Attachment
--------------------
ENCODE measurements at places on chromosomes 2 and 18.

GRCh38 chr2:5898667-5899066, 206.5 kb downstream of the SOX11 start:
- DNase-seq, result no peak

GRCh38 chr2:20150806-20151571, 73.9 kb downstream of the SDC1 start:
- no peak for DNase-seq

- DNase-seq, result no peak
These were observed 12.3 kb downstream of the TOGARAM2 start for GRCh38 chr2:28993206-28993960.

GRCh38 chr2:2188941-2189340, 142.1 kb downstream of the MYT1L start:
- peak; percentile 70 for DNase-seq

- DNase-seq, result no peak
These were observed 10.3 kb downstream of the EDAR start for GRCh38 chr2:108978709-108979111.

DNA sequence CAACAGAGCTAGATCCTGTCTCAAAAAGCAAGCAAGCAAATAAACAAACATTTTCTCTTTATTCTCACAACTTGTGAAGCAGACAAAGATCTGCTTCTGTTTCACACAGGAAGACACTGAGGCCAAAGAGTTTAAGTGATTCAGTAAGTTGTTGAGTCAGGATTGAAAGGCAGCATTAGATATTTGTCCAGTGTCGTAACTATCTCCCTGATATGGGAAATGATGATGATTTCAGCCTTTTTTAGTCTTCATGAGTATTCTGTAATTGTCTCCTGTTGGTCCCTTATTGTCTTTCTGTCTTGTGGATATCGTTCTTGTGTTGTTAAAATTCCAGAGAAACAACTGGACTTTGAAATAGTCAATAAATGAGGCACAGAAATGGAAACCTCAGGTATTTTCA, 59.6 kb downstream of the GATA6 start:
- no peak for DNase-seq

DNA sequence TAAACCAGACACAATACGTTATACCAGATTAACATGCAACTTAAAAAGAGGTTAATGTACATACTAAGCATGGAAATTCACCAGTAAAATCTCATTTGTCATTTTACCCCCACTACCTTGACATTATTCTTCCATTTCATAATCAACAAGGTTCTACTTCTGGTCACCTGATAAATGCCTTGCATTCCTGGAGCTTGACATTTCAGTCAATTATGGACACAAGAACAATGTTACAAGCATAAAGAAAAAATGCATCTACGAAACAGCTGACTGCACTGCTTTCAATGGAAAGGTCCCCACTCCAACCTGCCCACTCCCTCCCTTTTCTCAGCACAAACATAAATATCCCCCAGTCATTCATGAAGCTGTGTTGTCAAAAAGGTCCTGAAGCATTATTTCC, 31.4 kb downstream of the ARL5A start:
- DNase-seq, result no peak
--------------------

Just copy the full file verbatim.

ENCODE measurements at places on chromosomes 2 and 18.

GRCh38 chr2:5898667-5899066, 206.5 kb downstream of the SOX11 start:
- DNase-seq, result no peak

GRCh38 chr2:20150806-20151571, 73.9 kb downstream of the SDC1 start:
- no peak for DNase-seq

- DNase-seq, result no peak
These were observed 12.3 kb downstream of the TOGARAM2 start for GRCh38 chr2:28993206-28993960.

GRCh38 chr2:2188941-2189340, 142.1 kb downstream of the MYT1L start:
- peak; percentile 70 for DNase-seq

- DNase-seq, result no peak
These were observed 10.3 kb downstream of the EDAR start for GRCh38 chr2:108978709-108979111.

DNA sequence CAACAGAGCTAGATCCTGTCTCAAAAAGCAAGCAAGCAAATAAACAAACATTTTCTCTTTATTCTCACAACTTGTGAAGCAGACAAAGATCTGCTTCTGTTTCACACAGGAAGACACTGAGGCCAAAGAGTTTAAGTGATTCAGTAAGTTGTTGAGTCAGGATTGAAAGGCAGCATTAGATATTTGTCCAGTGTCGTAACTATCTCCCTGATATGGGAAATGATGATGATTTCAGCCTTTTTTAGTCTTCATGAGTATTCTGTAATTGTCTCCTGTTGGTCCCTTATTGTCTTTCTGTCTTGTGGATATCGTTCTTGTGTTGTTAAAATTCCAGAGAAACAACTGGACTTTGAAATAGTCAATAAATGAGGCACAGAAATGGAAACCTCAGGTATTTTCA, 59.6 kb downstream of the GATA6 start:
- no peak for DNase-seq

DNA sequence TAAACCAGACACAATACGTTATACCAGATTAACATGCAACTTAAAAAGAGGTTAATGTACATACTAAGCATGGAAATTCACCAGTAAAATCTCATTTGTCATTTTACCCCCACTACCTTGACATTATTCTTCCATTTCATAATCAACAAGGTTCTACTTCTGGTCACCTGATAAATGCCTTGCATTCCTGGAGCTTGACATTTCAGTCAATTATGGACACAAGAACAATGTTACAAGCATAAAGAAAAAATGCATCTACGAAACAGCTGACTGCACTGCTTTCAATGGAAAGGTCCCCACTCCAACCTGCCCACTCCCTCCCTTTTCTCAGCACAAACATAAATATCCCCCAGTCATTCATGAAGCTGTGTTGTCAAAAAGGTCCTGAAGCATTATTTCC, 31.4 kb downstream of the ARL5A start:
- DNase-seq, result no peak